When the film Firefly Dreams was released in Tokyo in the summer of 2001, its poetic, subtle images of everyday life in Japan struck a chord with many moviegoers. The storyline flows gently, showing how a high school girl and an elderly woman in rural Japan bridged the gap between the generations.
John Williams (39) wrote and directed the film. He also lectures on British culture at Sophia University in Tokyo. He says he wanted his film to show what can happen when a young Japanese person strikes up a friendship with someone who was young long ago.
Williams was born in St. Albans, England. He was fascinated by films from an early age, and after graduating from Cambridge University, he began writing film scripts. At the time, he was teaching French at a secondary school in the UK. This was a frustrating period for him, because his teacher's salary was low and producers were showing little interest in his scripts.
It was around this time that newspapers were printing ads for English teachers in Japanese schools. "A whim took hold of mewhy not go and live in Japan for two or three years, and write a script there?"
He arrived in Japan in 1988, at the age of 26, and began teaching at an English conversation school in Nagoya, Aichi Prefecture. "I had always admired Ozu Yasujiro's films. To people in Britain, and to me, his films were memorable because they depict Japanese traditional culturethe tatami mats and shoji sliding doorsand because of his effective use of ma, the highly suggestive pause in a conversation that is unique to Japan. We thought of his films as something serious and slightly mysterious. But after I began living in Japan, I realized that we were missing the point. Ozu's films actually show a comical side of everyday life in Japan, and have many scenes written to make people laugh."
This discovery showed Williams that the goal in film making is not just to express something artistically, but to have fun, too.
Williams' script for Firefly Dreams (Japanese title: Ichiban Utsukushii Natsu) was partly inspired by a young girl he ran into in Japan. When he was her age he felt distant from adults, just as she did. This psychological distance prevented him from talking with his grandfather about his life building boats in different parts of the world. Williams says the script took shape naturally after he thought back to his own youth. He wrote it in English, had it translated into Japanese, then showed it to the actors. They suggested some changes and put some of their own ideas into the dialogue. A scene was also added to have some of the actors talk about their experiences during the war.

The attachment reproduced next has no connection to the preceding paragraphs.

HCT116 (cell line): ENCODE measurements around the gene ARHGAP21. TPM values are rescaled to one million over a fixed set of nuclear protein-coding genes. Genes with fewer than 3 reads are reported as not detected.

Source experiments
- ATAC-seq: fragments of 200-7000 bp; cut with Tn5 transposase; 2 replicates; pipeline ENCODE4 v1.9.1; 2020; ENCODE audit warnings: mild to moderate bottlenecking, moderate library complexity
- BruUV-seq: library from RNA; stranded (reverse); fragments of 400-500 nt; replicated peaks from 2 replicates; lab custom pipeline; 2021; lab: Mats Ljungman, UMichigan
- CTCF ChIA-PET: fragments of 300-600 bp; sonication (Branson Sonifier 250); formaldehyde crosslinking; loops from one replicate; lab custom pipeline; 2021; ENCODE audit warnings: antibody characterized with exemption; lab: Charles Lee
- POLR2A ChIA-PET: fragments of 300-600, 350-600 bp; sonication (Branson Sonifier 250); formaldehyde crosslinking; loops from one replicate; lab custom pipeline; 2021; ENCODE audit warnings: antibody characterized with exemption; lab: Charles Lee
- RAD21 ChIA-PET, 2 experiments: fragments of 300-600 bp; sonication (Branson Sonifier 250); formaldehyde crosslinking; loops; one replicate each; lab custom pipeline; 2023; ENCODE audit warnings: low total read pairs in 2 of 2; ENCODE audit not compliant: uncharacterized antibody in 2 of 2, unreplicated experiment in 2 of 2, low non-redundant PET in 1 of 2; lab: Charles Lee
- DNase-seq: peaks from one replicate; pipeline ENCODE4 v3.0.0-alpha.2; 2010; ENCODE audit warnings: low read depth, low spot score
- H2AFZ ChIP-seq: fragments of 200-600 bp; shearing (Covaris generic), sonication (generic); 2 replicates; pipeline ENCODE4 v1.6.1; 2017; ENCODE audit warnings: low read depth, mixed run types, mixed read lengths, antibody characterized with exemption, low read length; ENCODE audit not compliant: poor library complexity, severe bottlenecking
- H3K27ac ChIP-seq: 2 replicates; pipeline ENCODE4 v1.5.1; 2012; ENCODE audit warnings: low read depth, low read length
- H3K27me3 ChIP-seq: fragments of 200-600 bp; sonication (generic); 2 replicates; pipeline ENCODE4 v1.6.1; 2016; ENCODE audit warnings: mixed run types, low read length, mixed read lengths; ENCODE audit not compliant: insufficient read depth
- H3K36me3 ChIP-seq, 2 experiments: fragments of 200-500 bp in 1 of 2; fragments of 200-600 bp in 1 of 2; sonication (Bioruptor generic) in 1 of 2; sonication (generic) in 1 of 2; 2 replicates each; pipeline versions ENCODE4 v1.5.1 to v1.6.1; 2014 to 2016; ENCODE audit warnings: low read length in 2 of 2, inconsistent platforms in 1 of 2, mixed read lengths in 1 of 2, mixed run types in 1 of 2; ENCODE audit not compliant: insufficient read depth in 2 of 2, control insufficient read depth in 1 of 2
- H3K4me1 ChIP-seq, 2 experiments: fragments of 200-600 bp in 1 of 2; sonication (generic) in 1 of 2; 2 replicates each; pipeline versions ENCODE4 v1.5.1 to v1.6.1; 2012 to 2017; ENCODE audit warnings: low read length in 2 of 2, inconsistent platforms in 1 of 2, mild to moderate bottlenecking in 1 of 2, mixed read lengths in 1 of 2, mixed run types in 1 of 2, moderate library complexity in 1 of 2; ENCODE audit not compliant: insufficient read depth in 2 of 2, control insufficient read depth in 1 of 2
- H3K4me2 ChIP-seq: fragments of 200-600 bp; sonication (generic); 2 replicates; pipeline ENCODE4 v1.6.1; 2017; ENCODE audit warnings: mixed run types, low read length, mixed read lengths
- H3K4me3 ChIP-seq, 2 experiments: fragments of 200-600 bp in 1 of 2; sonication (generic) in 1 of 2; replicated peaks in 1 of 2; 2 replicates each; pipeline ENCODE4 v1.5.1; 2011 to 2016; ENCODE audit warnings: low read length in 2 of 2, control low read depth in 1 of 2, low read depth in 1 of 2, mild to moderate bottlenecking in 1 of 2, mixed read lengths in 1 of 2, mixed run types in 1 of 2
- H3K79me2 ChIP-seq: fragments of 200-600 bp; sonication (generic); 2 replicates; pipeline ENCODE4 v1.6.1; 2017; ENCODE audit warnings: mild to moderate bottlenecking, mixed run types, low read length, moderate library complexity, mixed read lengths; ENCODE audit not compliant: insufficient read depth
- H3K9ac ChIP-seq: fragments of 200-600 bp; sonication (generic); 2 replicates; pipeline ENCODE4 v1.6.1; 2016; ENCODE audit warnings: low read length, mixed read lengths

Firefly Dreams was filmed in the village of Horai-cho, in an unspoiled mountain valley in Aichi Prefecture. Some scenes were shot in an inn at a hot spring, some in an abandoned farmhouse.
"The locals gave us their entire support during the two months of filming. Every villager who participated in the project was a volunteer. The cameras rolled during the day, and in the evening we partied with food and drink. Making the movie there was a lot of fun."
Williams' target audience had been middle-aged people, but the film has attracted a cross-generation crowd, from senior high school students to the elderly. It has received high praise in Japan and abroad, and won a number of prizes at film festivals, including the 2001 Hawaii International Film Festival.
The English title, Firefly Dreams
, reminds us that no matter how short life may be, we can all light up the world by fulfilling our dreams. Williams continues to teach, but he's also working on ideas for his next film, pursuing his own dream.
Enjoying a laugh with a Sophia University student. Williams' lectures are noted for their interesting content.
Filming in Horai-cho, Aichi Prefecture. Williams says he discovered that making a movie is fun, partly because it involves working as a team. (Photo credits: There's Enterprise Inc.)http://www.100meterfilms.com